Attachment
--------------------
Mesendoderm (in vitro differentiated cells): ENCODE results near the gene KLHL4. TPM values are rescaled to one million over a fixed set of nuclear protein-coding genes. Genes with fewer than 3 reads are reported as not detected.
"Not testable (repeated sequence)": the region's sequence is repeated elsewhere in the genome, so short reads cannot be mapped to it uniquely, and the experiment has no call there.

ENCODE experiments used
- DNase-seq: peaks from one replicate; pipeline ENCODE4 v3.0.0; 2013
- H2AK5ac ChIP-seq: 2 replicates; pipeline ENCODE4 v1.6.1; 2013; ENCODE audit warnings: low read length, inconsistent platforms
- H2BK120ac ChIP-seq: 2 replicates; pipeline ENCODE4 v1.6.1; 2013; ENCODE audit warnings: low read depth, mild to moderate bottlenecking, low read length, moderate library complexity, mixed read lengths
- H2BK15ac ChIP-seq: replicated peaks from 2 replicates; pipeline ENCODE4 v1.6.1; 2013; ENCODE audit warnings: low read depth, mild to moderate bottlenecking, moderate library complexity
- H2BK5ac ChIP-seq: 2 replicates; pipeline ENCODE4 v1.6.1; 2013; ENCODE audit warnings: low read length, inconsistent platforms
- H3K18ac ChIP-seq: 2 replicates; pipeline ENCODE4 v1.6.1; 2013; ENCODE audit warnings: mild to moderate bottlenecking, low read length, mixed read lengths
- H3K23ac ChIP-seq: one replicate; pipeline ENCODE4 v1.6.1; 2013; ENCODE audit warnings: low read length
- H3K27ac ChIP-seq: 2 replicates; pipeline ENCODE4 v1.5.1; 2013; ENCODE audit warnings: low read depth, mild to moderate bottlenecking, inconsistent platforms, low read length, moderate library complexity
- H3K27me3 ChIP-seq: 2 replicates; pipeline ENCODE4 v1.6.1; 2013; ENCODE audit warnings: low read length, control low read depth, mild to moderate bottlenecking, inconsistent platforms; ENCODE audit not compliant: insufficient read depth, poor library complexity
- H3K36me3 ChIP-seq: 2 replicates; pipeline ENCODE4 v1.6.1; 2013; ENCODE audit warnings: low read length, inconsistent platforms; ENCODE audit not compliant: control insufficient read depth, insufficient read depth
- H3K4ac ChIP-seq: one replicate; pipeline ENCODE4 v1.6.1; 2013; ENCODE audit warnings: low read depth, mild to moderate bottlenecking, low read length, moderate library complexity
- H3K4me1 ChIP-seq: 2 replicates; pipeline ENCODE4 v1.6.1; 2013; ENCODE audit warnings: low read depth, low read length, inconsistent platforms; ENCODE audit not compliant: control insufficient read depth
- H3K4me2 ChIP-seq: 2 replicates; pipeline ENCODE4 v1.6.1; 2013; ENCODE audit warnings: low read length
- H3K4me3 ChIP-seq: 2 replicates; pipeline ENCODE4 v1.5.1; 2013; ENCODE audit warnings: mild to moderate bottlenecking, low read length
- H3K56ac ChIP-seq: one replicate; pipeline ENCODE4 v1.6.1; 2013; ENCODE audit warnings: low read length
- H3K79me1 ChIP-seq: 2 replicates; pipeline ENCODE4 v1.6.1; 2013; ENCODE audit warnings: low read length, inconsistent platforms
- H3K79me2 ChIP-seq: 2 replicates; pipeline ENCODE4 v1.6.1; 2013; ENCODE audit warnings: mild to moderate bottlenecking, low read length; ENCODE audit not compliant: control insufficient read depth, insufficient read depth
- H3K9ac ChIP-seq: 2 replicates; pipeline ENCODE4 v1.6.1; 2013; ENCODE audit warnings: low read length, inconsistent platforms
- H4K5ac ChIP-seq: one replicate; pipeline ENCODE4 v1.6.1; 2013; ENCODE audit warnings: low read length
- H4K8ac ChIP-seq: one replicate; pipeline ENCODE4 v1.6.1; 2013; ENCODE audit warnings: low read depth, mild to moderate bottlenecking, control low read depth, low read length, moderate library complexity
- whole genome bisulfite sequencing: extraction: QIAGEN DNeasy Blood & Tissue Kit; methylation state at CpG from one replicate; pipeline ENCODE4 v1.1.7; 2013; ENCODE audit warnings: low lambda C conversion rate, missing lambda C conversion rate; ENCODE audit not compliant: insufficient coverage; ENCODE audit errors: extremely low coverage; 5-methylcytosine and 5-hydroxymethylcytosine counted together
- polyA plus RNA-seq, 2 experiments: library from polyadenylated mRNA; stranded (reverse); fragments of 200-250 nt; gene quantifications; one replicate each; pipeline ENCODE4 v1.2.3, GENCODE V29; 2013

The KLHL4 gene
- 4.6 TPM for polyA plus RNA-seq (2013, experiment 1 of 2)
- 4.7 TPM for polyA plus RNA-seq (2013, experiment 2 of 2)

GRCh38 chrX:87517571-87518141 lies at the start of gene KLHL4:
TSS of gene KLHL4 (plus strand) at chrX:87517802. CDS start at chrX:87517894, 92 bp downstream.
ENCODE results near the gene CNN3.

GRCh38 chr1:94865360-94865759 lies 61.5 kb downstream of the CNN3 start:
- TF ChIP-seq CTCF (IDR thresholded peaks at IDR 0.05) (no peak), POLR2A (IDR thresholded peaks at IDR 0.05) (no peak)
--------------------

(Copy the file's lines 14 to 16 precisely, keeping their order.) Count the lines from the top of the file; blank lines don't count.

- H3K4ac ChIP-seq: one replicate; pipeline ENCODE4 v1.6.1; 2013; ENCODE audit warnings: low read depth, mild to moderate bottlenecking, low read length, moderate library complexity
- H3K4me1 ChIP-seq: 2 replicates; pipeline ENCODE4 v1.6.1; 2013; ENCODE audit warnings: low read depth, low read length, inconsistent platforms; ENCODE audit not compliant: control insufficient read depth
- H3K4me2 ChIP-seq: 2 replicates; pipeline ENCODE4 v1.6.1; 2013; ENCODE audit warnings: low read length